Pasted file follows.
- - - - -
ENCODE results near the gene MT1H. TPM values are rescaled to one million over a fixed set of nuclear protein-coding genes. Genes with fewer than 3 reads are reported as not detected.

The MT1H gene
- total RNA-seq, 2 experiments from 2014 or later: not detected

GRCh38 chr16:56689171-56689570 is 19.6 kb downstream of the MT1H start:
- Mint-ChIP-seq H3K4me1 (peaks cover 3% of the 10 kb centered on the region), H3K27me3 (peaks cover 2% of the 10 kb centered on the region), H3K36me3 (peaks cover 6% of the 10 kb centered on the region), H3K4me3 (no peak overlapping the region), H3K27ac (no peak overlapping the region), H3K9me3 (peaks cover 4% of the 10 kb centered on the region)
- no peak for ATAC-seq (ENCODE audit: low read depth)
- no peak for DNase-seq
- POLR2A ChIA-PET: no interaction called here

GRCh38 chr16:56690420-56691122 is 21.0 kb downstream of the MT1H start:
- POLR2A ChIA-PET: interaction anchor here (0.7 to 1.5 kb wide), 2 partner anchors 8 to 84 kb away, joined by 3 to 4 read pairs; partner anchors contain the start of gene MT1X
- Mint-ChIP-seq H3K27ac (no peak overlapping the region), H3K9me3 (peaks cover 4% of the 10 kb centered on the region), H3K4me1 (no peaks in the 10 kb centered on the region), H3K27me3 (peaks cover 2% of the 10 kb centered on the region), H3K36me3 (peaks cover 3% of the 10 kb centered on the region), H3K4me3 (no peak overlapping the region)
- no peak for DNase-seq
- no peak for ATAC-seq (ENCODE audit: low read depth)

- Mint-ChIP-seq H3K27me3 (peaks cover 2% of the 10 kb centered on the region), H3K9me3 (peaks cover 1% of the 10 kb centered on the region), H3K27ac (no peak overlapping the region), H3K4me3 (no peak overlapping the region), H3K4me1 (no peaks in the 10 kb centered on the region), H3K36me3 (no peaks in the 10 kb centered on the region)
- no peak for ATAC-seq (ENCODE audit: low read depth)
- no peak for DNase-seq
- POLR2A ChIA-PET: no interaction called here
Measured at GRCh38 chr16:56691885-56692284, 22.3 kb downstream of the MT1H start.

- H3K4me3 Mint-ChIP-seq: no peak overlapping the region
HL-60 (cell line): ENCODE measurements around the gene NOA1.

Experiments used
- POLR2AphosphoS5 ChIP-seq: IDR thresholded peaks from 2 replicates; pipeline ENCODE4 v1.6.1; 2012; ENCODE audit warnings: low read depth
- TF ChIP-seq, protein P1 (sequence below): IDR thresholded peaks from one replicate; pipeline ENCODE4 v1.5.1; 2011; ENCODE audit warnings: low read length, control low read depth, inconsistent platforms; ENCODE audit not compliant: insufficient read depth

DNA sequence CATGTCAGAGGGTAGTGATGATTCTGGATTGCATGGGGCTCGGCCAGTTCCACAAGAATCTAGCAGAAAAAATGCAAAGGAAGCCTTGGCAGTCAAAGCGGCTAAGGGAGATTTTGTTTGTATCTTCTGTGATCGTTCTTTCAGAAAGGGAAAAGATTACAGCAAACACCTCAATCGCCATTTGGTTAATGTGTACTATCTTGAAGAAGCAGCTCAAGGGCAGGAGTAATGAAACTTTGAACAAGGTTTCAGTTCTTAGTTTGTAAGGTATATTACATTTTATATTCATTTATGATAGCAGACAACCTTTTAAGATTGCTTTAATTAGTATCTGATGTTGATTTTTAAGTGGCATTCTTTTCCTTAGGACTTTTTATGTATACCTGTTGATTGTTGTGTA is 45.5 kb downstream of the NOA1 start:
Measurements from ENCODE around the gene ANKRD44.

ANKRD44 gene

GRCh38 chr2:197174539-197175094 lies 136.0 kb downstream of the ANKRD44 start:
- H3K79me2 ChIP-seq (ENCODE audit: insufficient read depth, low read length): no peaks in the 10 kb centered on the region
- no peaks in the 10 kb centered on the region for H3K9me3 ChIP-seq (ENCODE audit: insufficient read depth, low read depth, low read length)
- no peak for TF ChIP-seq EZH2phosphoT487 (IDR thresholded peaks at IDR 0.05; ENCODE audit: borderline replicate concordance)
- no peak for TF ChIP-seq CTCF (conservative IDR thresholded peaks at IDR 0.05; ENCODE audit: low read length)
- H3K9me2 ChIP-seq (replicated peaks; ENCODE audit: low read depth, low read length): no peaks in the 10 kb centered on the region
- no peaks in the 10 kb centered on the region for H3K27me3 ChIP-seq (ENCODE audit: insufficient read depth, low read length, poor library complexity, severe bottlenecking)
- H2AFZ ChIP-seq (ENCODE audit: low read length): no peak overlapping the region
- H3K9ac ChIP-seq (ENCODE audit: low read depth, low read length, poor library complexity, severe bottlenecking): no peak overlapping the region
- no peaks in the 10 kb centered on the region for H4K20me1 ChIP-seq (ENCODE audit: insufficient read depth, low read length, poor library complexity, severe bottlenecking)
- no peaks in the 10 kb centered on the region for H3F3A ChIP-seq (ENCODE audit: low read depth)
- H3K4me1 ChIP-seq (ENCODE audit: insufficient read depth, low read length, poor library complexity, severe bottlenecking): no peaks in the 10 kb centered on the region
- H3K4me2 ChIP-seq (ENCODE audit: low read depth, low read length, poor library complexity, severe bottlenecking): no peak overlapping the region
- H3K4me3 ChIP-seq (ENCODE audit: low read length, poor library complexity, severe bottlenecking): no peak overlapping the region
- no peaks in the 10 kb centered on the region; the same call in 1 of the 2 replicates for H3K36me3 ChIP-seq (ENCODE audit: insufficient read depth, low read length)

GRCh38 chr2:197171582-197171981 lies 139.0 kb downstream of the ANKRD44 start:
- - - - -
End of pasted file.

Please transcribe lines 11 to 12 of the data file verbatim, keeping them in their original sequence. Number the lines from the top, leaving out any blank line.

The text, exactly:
- Mint-ChIP-seq H3K27ac (no peak overlapping the region), H3K9me3 (peaks cover 4% of the 10 kb centered on the region), H3K4me1 (no peaks in the 10 kb centered on the region), H3K27me3 (peaks cover 2% of the 10 kb centered on the region), H3K36me3 (peaks cover 3% of the 10 kb centered on the region), H3K4me3 (no peak overlapping the region)
- no peak for DNase-seq